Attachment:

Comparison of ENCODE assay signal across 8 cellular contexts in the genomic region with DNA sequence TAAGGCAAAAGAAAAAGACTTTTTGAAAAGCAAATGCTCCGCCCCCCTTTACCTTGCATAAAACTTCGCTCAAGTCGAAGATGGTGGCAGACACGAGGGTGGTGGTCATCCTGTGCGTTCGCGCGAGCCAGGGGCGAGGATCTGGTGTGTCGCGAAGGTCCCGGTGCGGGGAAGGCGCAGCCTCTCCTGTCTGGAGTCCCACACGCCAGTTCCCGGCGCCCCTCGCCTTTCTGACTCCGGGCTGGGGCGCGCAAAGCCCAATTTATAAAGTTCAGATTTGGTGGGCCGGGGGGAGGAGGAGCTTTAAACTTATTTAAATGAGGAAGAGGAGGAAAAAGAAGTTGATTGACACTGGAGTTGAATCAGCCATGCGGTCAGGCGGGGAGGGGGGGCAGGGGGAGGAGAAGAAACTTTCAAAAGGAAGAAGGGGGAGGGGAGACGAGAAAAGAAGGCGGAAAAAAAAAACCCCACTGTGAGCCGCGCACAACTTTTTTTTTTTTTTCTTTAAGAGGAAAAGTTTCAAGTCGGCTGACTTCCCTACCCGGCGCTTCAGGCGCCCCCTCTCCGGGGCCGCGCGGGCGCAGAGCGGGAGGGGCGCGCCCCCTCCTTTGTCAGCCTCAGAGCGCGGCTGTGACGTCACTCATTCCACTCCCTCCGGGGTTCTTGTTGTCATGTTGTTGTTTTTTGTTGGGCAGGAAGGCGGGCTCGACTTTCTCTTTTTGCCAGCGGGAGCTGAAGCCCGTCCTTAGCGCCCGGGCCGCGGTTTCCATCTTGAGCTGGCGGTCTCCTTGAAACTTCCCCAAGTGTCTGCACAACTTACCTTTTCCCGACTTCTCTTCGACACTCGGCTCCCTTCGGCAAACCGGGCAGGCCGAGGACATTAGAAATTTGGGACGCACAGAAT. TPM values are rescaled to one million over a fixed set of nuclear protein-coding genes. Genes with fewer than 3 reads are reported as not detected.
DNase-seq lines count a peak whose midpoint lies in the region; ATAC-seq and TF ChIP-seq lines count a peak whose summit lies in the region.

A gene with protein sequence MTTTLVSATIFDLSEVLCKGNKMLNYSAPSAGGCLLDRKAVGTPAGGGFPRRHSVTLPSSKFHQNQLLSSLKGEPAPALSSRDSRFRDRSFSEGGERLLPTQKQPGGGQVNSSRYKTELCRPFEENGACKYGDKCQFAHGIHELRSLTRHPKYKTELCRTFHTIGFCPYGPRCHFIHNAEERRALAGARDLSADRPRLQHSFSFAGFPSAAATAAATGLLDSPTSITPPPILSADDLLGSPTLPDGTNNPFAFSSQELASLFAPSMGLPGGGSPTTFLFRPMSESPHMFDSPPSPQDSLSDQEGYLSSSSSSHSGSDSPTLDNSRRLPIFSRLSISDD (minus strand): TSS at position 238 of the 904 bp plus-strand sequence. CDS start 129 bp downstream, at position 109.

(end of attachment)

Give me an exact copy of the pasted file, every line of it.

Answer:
Comparison of ENCODE assay signal across 8 cellular contexts in the genomic region with DNA sequence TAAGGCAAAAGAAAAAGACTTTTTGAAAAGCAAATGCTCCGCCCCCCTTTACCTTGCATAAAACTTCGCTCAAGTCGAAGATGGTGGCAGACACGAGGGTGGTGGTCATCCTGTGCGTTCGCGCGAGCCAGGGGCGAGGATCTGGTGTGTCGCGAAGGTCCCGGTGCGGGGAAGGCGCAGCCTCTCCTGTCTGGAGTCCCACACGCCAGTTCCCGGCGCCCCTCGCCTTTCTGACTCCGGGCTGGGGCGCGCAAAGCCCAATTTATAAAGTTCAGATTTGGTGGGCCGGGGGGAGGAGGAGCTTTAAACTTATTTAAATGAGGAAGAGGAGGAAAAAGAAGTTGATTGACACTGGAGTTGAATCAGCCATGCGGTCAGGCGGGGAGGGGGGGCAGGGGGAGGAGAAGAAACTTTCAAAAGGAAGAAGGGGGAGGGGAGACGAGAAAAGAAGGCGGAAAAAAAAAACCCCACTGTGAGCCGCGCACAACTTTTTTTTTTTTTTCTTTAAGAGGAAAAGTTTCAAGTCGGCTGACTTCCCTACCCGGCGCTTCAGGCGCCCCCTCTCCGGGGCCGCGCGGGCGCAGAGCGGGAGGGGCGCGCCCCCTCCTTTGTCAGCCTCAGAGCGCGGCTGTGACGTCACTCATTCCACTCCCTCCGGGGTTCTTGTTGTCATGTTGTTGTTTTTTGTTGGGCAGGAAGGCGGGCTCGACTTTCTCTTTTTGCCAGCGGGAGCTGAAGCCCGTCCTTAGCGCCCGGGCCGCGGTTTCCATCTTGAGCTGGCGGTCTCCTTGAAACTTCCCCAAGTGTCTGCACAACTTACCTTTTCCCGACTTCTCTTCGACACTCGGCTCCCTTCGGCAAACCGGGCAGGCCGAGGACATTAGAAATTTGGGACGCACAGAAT. TPM values are rescaled to one million over a fixed set of nuclear protein-coding genes. Genes with fewer than 3 reads are reported as not detected.
DNase-seq lines count a peak whose midpoint lies in the region; ATAC-seq and TF ChIP-seq lines count a peak whose summit lies in the region.

A gene with protein sequence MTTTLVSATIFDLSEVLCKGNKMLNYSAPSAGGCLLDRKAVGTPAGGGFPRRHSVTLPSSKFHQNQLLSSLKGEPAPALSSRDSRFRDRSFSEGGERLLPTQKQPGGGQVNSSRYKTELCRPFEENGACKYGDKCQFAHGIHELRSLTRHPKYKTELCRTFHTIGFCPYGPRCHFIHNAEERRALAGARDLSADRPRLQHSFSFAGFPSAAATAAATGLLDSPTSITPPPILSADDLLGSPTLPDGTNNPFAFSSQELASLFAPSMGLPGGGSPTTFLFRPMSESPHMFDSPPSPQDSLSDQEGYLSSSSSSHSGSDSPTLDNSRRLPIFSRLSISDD (minus strand): TSS at position 238 of the 904 bp plus-strand sequence. CDS start 129 bp downstream, at position 109.